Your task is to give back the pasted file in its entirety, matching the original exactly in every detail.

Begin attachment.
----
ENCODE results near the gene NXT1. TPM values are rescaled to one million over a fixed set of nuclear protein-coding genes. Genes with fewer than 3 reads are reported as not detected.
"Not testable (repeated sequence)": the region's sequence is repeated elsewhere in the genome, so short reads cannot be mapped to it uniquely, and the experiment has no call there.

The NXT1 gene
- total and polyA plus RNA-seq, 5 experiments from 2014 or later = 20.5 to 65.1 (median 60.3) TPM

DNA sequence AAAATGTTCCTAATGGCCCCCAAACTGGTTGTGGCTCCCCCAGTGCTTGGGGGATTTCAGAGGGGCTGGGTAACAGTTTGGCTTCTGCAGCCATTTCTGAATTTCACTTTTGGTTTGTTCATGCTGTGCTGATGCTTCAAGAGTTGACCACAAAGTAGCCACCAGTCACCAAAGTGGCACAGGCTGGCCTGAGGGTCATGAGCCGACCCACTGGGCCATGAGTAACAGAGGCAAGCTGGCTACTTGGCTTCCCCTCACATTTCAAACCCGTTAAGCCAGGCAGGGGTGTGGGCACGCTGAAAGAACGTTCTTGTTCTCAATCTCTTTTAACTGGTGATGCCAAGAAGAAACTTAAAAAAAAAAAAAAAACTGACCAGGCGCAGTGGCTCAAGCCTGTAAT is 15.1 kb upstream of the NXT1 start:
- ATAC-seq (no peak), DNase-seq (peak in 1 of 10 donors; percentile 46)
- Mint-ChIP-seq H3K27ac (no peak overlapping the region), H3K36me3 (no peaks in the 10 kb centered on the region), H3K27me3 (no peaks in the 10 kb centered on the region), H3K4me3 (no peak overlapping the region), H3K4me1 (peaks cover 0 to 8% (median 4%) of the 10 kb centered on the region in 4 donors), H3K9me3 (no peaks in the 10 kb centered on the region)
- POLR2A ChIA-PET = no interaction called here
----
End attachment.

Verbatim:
ENCODE results near the gene NXT1. TPM values are rescaled to one million over a fixed set of nuclear protein-coding genes. Genes with fewer than 3 reads are reported as not detected.
"Not testable (repeated sequence)": the region's sequence is repeated elsewhere in the genome, so short reads cannot be mapped to it uniquely, and the experiment has no call there.

The NXT1 gene
- total and polyA plus RNA-seq, 5 experiments from 2014 or later = 20.5 to 65.1 (median 60.3) TPM

DNA sequence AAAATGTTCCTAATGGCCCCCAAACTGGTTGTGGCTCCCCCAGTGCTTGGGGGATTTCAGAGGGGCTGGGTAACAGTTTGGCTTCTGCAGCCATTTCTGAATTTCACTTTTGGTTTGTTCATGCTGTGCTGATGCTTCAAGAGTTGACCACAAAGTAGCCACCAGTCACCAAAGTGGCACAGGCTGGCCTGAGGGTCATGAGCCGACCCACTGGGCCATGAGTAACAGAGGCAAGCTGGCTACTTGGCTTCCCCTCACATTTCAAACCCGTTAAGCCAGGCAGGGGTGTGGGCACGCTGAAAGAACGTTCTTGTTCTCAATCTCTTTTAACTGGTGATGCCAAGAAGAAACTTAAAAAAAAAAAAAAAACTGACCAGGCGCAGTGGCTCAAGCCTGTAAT is 15.1 kb upstream of the NXT1 start:
- ATAC-seq (no peak), DNase-seq (peak in 1 of 10 donors; percentile 46)
- Mint-ChIP-seq H3K27ac (no peak overlapping the region), H3K36me3 (no peaks in the 10 kb centered on the region), H3K27me3 (no peaks in the 10 kb centered on the region), H3K4me3 (no peak overlapping the region), H3K4me1 (peaks cover 0 to 8% (median 4%) of the 10 kb centered on the region in 4 donors), H3K9me3 (no peaks in the 10 kb centered on the region)
- POLR2A ChIA-PET = no interaction called here